After 3 days, all volunteers were disclosed with an erythrosine solution and the plaque in both groups was recorded using the Quigley and Hein index as modified by Turesky et al. . All measurements were carried out under the same conditions by the same blinded investigator (DM). The examiner was trained and calibrated in the plaque scoring system. All returned mouthwash bottles were weighed to calculate the amount of mouth rinse used and to check for compliance. All volunteers received a questionnaire using a visual analog scale (VAS) designed to evaluate their attitudes with regard to the product used. Subjects marked a point on a 10-cm-long uncalibrated line with the negative extreme response (0) at the left end and the positive extreme response (10) at the right end .
A washout period of 14 days was instituted between the treatments, when subjects resumed their normal oral hygiene habits; following this 2-week washout period, all subjects underwent again a session of scaling in order to get the plaque index to 0 and the procedures were repeated with subjects using the alternative rinse.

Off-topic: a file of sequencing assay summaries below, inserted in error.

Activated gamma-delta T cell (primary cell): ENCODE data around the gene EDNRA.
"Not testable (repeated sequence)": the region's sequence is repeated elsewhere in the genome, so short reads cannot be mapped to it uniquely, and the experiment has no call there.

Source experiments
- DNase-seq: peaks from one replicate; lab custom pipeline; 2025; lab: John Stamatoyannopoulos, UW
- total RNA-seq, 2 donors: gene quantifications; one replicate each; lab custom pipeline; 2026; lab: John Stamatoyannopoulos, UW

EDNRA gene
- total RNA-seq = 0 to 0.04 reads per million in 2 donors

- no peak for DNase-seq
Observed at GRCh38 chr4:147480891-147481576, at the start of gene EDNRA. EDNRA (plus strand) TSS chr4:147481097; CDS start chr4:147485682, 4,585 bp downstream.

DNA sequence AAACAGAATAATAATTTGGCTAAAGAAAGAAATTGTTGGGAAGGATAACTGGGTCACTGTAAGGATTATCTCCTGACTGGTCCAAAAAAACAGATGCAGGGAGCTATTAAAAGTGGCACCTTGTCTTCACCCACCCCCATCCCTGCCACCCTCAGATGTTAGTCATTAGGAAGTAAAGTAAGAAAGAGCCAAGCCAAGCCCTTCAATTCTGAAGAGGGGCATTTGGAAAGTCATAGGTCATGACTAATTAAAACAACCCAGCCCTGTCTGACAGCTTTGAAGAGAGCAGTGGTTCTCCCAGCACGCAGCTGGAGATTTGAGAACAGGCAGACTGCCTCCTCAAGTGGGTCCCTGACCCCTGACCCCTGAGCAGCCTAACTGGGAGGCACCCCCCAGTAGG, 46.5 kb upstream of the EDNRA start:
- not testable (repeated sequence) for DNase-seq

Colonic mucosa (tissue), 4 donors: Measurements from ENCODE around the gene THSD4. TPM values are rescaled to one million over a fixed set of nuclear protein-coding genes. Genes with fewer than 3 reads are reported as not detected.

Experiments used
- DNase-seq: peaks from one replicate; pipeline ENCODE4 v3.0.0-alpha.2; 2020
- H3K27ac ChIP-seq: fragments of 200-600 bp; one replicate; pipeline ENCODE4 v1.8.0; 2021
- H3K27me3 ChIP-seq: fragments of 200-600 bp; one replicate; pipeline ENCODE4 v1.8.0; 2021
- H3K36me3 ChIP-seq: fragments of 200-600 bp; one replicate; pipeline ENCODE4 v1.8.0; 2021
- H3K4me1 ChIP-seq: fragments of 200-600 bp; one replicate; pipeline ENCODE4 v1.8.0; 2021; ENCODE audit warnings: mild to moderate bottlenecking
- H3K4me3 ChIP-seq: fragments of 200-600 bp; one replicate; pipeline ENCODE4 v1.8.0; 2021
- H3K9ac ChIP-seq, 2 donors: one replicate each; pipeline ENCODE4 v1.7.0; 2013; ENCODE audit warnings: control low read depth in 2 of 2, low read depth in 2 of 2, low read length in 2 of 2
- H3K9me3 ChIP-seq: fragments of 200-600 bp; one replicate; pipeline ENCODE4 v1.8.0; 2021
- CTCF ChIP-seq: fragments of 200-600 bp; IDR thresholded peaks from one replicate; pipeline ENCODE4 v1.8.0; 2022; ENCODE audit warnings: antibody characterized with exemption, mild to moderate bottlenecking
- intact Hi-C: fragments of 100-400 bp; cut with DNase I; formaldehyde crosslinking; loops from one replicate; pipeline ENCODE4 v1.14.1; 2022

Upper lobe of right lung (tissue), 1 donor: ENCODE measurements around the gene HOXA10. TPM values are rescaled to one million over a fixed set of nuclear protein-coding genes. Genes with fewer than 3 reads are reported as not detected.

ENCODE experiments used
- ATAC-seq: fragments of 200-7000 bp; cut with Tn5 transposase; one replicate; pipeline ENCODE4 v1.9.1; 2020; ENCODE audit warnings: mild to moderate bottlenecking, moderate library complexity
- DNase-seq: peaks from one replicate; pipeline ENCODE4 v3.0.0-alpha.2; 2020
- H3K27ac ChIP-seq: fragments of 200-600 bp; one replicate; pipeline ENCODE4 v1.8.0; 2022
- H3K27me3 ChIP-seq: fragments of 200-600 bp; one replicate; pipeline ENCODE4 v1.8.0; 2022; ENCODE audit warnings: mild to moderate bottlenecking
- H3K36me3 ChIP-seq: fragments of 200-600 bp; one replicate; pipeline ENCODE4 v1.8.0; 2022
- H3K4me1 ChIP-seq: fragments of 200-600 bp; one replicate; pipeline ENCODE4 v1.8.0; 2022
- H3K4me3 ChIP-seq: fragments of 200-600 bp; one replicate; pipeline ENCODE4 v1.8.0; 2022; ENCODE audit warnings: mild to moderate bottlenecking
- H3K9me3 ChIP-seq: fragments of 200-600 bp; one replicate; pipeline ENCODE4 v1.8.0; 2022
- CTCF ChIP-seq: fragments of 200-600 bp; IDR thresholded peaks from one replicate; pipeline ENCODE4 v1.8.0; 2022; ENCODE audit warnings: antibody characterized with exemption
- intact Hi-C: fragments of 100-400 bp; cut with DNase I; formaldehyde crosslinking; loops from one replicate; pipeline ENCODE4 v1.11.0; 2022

The population size of the study was calculated a priori. Using a power calculator, it was determined that ≥30 subjects were necessary so that a 20% reduction in parameter (hypothesis of plaque reduction tests compared to control) with a 10% standard deviation as clinically relevant, a power (1-β) of ≥ 80% was computed for the two-sided null hypothesis, Ho. The plaque scores were used as the main response variables. Mean plaque values were calculated at the subject level and were considered both in the totality of the oral cavity and for several areas: upper jaw, lower jaw, incisors and canines. The normality distribution of the data was checked with the Shapiro-Wilk test.
Data were analyzed using non-parametric statistics, which are more powerful when the data show a skewed distribution. Thus, the Wilcoxon signed rank-sum test was more appropriate to ascertain the significant differences between the individual rinse solutions to compare the difference between the test and control. Data considering the VAS-scores of the questionnaire were also analyzed using the same test.